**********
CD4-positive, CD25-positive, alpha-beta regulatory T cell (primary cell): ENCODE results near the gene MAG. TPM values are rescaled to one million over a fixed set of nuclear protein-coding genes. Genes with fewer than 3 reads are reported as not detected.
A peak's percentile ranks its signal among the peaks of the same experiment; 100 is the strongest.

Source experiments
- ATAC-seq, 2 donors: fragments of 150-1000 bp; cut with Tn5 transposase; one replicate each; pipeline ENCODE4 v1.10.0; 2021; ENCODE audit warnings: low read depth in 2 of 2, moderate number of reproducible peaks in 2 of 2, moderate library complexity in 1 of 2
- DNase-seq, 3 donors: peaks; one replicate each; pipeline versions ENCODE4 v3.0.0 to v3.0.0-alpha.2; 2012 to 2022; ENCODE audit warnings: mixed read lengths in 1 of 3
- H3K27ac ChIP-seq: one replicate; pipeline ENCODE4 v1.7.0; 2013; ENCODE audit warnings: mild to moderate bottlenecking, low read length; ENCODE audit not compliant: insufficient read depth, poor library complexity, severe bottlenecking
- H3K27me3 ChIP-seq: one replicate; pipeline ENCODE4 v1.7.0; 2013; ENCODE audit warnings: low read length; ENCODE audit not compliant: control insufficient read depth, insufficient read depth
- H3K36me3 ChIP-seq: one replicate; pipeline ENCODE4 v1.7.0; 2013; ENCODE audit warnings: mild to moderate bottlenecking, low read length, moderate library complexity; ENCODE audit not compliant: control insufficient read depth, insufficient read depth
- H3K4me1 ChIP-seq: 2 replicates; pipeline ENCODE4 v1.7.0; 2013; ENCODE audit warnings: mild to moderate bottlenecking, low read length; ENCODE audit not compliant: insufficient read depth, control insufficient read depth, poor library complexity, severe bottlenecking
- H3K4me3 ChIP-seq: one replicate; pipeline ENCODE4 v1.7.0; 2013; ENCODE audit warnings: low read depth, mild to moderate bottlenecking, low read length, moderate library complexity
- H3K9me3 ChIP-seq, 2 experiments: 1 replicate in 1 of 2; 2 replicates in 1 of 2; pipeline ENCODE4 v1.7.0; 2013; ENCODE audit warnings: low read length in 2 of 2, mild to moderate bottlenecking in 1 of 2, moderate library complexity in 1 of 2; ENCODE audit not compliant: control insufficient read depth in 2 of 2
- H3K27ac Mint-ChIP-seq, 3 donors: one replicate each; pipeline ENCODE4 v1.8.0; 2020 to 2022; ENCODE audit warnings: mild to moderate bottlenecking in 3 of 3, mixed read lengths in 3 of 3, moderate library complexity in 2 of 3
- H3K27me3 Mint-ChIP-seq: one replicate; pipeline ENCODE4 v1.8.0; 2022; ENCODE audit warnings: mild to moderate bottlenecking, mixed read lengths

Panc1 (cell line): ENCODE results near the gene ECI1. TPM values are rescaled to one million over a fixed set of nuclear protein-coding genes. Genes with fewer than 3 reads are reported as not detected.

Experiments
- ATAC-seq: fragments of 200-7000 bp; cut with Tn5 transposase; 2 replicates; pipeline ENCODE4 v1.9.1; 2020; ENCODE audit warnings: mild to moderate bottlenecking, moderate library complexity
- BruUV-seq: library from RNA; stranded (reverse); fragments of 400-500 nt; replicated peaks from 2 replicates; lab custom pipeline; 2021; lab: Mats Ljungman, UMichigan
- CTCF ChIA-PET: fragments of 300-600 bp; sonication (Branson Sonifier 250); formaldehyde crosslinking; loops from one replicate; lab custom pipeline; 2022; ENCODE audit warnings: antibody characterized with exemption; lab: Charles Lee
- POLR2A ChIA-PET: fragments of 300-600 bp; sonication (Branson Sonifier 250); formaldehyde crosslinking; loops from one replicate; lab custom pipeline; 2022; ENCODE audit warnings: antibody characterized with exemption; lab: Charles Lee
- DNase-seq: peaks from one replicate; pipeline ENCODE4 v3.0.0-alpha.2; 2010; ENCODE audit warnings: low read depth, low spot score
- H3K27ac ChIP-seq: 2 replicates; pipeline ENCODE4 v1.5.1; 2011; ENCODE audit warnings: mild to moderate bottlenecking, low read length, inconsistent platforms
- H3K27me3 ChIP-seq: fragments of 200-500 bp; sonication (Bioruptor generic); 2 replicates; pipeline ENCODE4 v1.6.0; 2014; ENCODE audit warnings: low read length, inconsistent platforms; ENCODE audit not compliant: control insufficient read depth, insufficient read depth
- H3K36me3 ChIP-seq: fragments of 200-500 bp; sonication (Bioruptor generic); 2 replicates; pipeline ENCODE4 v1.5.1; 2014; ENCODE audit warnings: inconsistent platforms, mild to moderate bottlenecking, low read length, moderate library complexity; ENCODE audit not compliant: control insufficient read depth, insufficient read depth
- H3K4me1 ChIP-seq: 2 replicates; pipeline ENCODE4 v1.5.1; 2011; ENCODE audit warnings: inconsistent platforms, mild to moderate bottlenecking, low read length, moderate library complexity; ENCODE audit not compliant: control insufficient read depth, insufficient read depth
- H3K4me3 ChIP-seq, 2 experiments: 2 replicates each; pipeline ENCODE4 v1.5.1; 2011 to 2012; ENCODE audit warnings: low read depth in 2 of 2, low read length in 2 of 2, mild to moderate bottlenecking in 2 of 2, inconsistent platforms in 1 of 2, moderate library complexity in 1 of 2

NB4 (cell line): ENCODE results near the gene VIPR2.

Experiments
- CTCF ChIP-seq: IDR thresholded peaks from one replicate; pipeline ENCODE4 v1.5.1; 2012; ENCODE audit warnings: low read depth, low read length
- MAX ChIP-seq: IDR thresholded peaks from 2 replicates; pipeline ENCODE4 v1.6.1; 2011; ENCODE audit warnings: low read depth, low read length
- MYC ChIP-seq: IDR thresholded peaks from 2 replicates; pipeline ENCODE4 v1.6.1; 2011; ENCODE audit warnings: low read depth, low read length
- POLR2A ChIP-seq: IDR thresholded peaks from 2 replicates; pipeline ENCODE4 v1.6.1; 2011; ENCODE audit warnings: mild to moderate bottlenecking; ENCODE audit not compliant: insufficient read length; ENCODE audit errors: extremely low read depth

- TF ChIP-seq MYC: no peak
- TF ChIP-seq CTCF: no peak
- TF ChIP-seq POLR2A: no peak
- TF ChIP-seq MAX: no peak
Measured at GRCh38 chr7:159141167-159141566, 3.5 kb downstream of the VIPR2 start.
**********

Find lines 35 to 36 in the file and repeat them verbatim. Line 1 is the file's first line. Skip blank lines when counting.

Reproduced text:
- TF ChIP-seq MAX: no peak
Measured at GRCh38 chr7:159141167-159141566, 3.5 kb downstream of the VIPR2 start.